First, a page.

the healers of the gods

Published on 24 October 2023 at 12:22

One of the most prominent healers among the Norse gods was **Eir**, who was associated with medical skill, healing herbs, and midwifery. She was sometimes considered an Aesir goddess, sometimes a Valkyrie, and sometimes a handmaid of the giantess Menglöð, who ruled over the hill of healing called Lyfjaberg. Eir was revered by women who sought her help in childbirth and other ailments, and she was also invoked by warriors who needed her healing powers on the battlefield. According to some sources, Eir may have been related to the Greek goddess Hygieia, who was also a goddess of health and medicine.

According to some sources, there were a few Norse gods and goddesses who were associated with healing, which could include mental health or long-term ailments. One of them was **Eir**, a goddess of medicine and healing magic, who was often invoked by women in distress. Another was **Hlin**, a goddess of consolation and protection, who was said to comfort those who mourned. A third was **Nanna**, a goddess of joy and peace, who died of grief after her husband Baldr was killed. These deities may have taken care of the mentally ill or stricken in some way, or at least offered them some relief or hope.

However, the concept of mental illness in Norse culture was not very clear or well-defined. Some sources suggest that madness or psychosis was seen as a social and individual reality, caused by various factors such as trauma, infection, poisoning, or supernatural influence. Some terms used to describe mental disorders were **vitvirring** (mental confusion), **vitlauss** (witless), **vitstolinn** (wit-stolen), and **hamstollinn** (shape-stolen). These terms imply a loss of reason, identity, or control over one's own mind or body. There is not much evidence of how the Norse people treated or cared for the mentally ill, but some possible methods include isolation, exorcism, herbal remedies, or magic.

It is also possible that some forms of mental illness were seen as a sign of divine inspiration or connection with the gods. For example, some scholars have argued that the game Hellblade: Senua's Sacrifice portrays a realistic depiction of psychosis in a Norse warrior woman, who believes that her visions and voices are messages from the gods and spirits. The game's developers consulted with experts and people who experience psychosis to create an authentic representation of the condition. The game also explores themes such as trauma, grief, and resilience in a Norse mythological setting.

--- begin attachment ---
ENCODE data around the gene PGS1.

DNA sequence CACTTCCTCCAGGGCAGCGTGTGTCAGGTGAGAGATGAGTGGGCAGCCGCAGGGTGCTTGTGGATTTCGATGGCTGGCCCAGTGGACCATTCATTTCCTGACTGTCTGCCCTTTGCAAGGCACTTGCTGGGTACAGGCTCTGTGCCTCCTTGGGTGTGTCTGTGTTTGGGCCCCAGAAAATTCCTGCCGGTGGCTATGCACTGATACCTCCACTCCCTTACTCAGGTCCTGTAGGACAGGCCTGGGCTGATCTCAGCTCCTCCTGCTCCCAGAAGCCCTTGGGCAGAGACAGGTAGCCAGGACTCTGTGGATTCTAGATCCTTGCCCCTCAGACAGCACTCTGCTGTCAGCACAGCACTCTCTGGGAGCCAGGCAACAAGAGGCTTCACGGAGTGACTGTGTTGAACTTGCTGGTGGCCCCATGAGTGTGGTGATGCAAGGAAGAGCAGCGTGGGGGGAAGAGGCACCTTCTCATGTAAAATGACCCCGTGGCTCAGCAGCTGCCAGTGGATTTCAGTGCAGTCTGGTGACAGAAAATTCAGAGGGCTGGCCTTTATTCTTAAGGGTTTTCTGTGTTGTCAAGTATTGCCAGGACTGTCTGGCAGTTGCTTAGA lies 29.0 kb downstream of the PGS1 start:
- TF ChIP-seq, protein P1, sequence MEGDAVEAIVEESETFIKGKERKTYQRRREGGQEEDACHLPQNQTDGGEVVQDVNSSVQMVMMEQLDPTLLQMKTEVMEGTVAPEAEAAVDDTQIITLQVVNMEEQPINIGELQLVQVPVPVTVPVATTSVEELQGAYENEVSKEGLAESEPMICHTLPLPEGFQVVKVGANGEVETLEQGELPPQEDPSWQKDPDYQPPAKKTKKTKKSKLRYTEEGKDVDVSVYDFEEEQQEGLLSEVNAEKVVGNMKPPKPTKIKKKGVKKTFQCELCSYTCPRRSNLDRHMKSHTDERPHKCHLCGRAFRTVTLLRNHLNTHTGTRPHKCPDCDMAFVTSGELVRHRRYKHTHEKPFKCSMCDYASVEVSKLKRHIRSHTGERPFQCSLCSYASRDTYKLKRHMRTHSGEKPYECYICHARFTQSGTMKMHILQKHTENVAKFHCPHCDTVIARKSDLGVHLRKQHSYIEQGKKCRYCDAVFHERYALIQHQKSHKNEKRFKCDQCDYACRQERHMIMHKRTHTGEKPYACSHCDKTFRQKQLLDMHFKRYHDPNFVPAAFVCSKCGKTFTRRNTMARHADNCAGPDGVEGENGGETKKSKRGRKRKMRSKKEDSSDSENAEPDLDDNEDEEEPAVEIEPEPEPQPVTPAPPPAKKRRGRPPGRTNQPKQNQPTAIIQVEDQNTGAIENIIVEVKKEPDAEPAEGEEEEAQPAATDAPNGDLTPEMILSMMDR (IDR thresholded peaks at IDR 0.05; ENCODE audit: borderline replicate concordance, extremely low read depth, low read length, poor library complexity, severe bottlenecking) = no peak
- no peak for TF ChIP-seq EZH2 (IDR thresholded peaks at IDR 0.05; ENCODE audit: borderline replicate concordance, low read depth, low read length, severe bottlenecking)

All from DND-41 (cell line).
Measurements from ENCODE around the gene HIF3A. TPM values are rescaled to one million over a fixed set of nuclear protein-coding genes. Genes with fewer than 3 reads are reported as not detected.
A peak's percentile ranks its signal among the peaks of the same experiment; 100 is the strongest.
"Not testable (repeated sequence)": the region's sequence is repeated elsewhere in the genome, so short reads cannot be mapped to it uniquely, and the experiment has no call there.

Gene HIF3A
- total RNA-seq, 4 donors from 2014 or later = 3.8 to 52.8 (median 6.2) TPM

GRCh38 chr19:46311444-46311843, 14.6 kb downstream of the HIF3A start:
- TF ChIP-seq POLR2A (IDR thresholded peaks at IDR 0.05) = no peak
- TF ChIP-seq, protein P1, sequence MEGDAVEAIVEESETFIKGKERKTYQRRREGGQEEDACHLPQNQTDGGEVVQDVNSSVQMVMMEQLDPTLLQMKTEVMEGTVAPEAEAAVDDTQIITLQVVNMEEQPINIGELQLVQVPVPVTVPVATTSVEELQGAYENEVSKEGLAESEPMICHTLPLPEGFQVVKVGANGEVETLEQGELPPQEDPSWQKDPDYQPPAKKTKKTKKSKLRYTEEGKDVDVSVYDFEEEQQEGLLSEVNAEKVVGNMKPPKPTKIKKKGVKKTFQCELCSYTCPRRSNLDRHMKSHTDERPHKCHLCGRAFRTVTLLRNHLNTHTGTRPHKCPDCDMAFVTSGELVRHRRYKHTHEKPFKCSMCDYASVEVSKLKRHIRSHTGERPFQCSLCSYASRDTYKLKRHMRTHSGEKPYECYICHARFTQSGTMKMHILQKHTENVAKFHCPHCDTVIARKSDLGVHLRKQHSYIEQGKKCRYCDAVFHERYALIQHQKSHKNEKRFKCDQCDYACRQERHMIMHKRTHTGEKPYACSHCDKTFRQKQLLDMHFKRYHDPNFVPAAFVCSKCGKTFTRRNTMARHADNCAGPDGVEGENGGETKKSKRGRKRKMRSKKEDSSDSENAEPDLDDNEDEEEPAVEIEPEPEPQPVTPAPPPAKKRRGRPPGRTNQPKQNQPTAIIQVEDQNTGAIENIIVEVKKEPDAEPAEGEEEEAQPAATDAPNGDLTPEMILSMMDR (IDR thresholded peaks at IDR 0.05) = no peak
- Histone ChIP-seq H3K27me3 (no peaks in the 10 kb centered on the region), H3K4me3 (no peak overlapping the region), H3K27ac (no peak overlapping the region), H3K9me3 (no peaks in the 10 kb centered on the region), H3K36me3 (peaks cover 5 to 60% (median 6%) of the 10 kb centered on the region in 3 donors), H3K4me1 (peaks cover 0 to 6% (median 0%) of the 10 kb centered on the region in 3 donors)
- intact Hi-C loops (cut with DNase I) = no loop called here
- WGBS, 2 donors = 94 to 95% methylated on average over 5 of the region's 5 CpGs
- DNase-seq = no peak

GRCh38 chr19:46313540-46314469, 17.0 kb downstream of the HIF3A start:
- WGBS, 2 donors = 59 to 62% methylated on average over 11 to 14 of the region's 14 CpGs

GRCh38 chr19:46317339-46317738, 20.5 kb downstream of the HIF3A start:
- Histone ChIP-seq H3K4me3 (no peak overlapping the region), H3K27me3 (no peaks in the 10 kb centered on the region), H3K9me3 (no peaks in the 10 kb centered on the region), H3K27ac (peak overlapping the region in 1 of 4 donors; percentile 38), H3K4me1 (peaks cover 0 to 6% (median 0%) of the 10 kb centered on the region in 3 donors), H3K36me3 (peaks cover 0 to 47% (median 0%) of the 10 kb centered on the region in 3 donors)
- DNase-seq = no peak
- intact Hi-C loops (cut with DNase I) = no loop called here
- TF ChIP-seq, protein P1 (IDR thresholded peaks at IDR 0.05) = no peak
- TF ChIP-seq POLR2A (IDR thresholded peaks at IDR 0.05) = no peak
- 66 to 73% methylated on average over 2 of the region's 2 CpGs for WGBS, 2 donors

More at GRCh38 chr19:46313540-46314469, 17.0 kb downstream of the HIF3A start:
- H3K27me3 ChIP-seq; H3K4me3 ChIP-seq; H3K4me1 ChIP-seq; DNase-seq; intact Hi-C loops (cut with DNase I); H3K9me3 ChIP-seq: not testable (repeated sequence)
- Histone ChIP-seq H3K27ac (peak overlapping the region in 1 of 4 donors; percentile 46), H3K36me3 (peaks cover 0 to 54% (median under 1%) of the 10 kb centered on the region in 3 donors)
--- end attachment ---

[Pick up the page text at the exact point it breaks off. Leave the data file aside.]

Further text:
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The tribe's medicine man who spoke to Eir and the other Norse gods was called a seidr. He was a practitioner of seidr, a form of magic that involved contacting the spirit world and influencing the fate of people and events. The seidr had a special relationship with Eir, the goddess of healing, who taught him the secrets of herbs and medicine. He also communicated with other gods, such as Odin, Freya, and Thor, to seek their guidance and protection for his tribe. The seidr was respected and feared by his people, as he had the power to heal or harm, bless or curse, and reveal or conceal the future.

**************************************************************please be patiant with us it was a title that was braught up*******************************

A Gothi is a term that has different meanings depending on the context. In ancient history, it was a name for a member of the **Goths**, a Germanic tribe that invaded the Roman Empire and contributed to its decline . In medieval Scandinavia, it was a title for a **pagan leader** who was responsible for religious ceremonies and communal feasts, as well as a secular political role in Iceland. In art and architecture, it was a style that emerged in western Europe in the 12th–16th centuries. (These would have been our pagan priest when we are in need of mental, spiritual, or emotional issues.) 

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